Diagnostic Radiographers work predominantly within the Imaging Departments of Hospitals and Clinics. These may be NHS Trusts or Private facilities. Elsewhere in the world they may also be known as Medical Radiological Technicians or Radiation Technologists.

Diagnostic Radiographers will hold a BSc degree or equivalent Professional qualification in Radiographic Imaging and be State Registered with the Healthcare Professions Council (HCPC).

Radiography Departments may include a number of sub-departments covering a wide range of different imaging modalities e.g. X-ray, Fluoroscopy, Ultrasound, Reporting Radiographers, CT Radiographer, MRI Radiography(Magnetic Resonance Imaging), Vascular Ultrasound, and Catheter Laboratories. Diagnostic Radiographers are able to undertake most investigations but may later specialise in one particular area. In some of these imaging Departments, non-Radiographers may be performing examinations, particularly those investigations that do not require Xray equipment,

Diagnostic Radiographers provide a service for most departments within the hospital including, Casualty, Wards, Outpatients and the Operating Theatres. In most hospitals, the Radiography service is a 24 hour a day, 7 day a week service, with a Radiographer available at all times.

Many forms of Imaging equipment used by a Radiographer rely on the properties of X-rays to obtain diagnostic images:

What are x-rays?

X-ray are electro-magnetic waves that form part of the electro-magnetic spectrum. This spectrum also includes micro-waves, infra-red and visible light.

The electro-magnetic spectrum is made up of electromagnetic waves, vibrations of electric and magnetic fields that propagate through space. These waves travel at the speed of light: 300 million meters per second, or 669.6 million miles per hour!

Every electromagnetic wave exhibits a unique frequency and a wavelength associated with that frequency. For instance, this picture represents an electromagnetic wave corresponding to the colour red.

Diagram_redwave.gif

Its frequency is 428 570 GHz (pronounced gigahertz), which can also be stated as 428,570 billion cycles per second. So when you look at red light, your eye receives over four hundred trillion waves every second!

The wavelength of such light is just 700 nanometres long ,which means that one wave spans only 7/10 000 000, or 7 ten millionths of a meter.

All electromagnetic waves are classified according to their characteristic frequencies, and this is the electro-magnetic spectrum.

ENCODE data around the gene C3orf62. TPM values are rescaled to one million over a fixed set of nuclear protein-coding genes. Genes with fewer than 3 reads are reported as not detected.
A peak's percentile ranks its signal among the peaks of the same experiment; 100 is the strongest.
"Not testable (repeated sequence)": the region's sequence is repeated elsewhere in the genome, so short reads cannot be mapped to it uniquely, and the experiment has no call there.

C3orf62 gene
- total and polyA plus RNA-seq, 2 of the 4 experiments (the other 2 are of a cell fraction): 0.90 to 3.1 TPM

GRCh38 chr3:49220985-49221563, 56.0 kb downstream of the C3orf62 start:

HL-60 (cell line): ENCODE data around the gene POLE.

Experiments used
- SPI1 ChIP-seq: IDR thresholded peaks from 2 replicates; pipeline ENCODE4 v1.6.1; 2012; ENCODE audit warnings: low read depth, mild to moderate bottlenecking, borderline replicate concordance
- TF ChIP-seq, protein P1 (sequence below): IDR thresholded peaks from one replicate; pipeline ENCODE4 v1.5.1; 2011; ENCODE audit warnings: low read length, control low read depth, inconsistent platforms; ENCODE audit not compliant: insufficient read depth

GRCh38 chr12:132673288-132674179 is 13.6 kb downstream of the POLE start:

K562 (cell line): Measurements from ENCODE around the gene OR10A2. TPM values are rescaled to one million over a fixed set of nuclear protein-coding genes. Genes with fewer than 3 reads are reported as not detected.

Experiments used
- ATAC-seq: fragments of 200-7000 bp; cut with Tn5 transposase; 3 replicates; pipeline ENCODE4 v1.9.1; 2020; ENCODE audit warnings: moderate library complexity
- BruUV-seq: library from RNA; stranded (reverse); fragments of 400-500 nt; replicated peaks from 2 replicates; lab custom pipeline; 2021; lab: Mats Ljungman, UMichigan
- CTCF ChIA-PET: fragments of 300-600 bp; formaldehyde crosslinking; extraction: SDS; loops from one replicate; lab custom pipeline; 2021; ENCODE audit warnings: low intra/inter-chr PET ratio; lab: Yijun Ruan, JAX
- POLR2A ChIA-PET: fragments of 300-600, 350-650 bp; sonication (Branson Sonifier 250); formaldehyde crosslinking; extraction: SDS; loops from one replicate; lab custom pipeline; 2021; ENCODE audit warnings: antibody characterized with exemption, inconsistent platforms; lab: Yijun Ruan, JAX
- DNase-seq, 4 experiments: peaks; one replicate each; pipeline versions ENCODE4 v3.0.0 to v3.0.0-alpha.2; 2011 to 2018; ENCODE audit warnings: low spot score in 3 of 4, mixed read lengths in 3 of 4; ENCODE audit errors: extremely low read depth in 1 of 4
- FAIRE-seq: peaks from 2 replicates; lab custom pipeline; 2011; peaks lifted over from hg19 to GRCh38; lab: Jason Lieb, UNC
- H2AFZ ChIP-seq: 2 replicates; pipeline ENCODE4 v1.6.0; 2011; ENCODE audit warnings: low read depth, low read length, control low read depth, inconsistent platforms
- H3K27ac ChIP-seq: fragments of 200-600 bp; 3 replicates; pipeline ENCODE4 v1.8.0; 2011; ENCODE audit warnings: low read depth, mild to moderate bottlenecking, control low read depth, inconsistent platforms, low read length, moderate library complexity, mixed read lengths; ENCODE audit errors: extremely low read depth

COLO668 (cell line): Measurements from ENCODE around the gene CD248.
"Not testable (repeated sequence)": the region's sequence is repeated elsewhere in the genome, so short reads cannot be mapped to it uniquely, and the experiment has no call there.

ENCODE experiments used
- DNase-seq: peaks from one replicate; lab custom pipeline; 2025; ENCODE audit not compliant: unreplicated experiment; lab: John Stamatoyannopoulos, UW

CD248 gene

Just as red light has its own distinct frequency and wavelength, so do all the other colours. Orange, yellow, green, and blue each exhibit unique frequencies and consequently wavelengths. While we can perceive these electromagnetic waves in their corresponding colours, we cannot see the rest of the electromagnetic spectrum.

Visible light falls within a very narrow range with in this spectrum. Most of the electromagnetic spectrum is invisible, and exhibits frequencies that traverse its entire breadth. Exhibiting the highest frequencies are gamma rays, x-rays and ultraviolet light. Infrared radiation, microwaves, and radio waves occupy the lower frequencies of the spectrum.

Whilst the visible portion of the spectrum is harmless, the higher frequency waves can ionise atoms and in this way disrupt body cells on a molecular level. It is therefore important to limit unnecessary exposure to such waves, although we can never avoid them entirely since they are naturally occurring.

X-ray equipment is used to produce images by passing a beam of ionising radiation through the body and recording it onto a photosensitive film or screen. The degree to which the beam is absorbed or scattered during its passage through the body determines the amount reaching the film and hence an image can be produced.

Over recent years, technical developments have seen the introduction of 'filmless' imaging, where the image is displayed on a computer monitor and stored in an image database.

This, and other advances, have resulted in a reduction in the radiation dose for many medical imaging examinations.

Professional Associations.

Related Links

NHS Agreement
Right To Work In The UK
Working through a Limited Company